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Previous HitDependenceNext Hit of the Wilcox Aquifer Water Chemistry

 on Stratigraphy, Spatial Distribution, and Proximity to Lignite

in Southern Caddo Parish, Louisiana 

Douglas Carlson and Thomas Van Biersel

Louisiana Geological Survey – Louisiana State University,

3079 Energy, Coast and Environment Bldg., Baton Rouge, Louisiana  70803




The Wilcox Aquifer is the principal source of groundwater for Bossier, Caddo, De Soto and Sabine parishes in northwestern Louisiana.  It appears, from examination of approximately 140 wells, that water chemistry within the Wilcox Aquifer is a function of sand horizon, spatial distribution and proximity to lignite seams. 


Water samples were collected from two sand layers located within the base of the Wilcox Aquifer south of Shreveport, Louisiana.  The upper sand (15 samples), as determined from the well screen centers, is located typically 50 to 100 ft below the surface.  The deeper sand (108 samples) is located typically 160 to 200 ft below the surface.  The lower sand has significantly difference concentrations of bromide, calcium, chloride, magnesium, manganese, pH, silica and sodium than the upper sand. 


Water chemistry within the lower sand, as a function of spatial distribution, was considered for a select set of quantifiable parameters (>100 values above detection Previous HitlimitNext Hit).  In general, for most species, the areas of higher concentration lied southeast and southwest of Shreveport.  Within some of these areas, a few concentrations of chloride, iron, and total dissolved solids (TDS) exceed the Environmental Protection Agency (EPA) national secondary drinking water standards.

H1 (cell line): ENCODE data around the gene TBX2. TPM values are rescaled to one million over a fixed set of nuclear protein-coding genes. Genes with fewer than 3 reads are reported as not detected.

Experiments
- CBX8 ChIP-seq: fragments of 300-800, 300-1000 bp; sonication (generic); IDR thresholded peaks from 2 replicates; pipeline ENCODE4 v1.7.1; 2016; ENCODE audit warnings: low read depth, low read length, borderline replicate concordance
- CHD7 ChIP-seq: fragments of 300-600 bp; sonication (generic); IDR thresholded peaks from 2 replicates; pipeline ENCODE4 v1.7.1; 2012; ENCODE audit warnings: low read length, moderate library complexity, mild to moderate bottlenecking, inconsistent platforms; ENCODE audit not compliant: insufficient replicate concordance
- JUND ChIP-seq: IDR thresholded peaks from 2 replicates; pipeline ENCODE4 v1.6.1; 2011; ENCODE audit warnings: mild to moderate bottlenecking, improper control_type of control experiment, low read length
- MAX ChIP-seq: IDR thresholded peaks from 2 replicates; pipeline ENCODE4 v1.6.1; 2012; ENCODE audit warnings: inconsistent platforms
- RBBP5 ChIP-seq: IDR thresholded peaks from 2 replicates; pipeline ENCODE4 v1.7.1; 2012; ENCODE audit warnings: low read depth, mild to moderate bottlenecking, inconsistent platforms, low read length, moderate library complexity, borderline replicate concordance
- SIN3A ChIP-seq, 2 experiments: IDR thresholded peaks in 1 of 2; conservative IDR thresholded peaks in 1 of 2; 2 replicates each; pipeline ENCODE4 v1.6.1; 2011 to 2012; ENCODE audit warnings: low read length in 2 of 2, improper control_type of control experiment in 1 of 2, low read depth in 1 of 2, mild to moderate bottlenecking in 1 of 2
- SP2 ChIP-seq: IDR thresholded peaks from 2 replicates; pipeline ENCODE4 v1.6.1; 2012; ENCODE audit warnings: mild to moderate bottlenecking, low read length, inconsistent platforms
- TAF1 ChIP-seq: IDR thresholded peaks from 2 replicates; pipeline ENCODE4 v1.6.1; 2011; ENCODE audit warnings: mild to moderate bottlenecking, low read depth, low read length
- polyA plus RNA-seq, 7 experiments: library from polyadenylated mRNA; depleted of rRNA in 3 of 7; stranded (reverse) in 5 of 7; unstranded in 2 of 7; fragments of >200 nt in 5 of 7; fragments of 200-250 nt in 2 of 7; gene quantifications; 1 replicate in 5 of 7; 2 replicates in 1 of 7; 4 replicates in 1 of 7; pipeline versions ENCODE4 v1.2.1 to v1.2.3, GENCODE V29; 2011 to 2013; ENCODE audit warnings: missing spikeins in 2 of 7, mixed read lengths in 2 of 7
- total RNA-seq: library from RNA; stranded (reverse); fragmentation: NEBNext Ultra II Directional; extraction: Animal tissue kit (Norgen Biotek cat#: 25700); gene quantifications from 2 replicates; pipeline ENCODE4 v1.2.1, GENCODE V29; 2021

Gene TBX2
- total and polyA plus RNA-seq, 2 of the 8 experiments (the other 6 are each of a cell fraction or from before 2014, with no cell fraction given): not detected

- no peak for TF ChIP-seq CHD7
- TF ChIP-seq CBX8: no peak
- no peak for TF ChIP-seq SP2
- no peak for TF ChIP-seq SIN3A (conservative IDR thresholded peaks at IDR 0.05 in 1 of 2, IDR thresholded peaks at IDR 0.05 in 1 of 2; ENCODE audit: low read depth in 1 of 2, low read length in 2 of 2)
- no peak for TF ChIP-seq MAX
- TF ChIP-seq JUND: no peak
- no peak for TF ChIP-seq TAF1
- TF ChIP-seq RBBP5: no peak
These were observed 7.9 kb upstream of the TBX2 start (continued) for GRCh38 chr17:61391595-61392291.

The samples were also categorized by the proximity to lignite into three categories:  wells without lignite; wells with lignite within borehole but not within screen interval; and wells with lignite within screen interval.  There were at least 30 wells sampled within in each category.  Lignite presence or absences was determined from review of the well completion reports submitted to the Water Resources Division of the Louisiana Department of Transportation and Development.  The presence of lignite within the well boring has a significant impact on concentrations of ammonia-nitrogen, boron, chromium, fluoride, phosphate, sodium, and strontium.

Carlson, D., and T. Van Biersel, 2009, Previous HitDependenceTop of the Wilcox Aquifer water chemistry on stratigraphy, spatial distribution, and proximity to lignite in southern Caddo Parish, Louisiana:  Gulf Coast Association of Geological Societies Transactions, v. 59, p. 145-157.


AAPG Search and Discover Article #90093 © 2009 GCAGS 59th Annual Meeting, Shreveport, Louisiana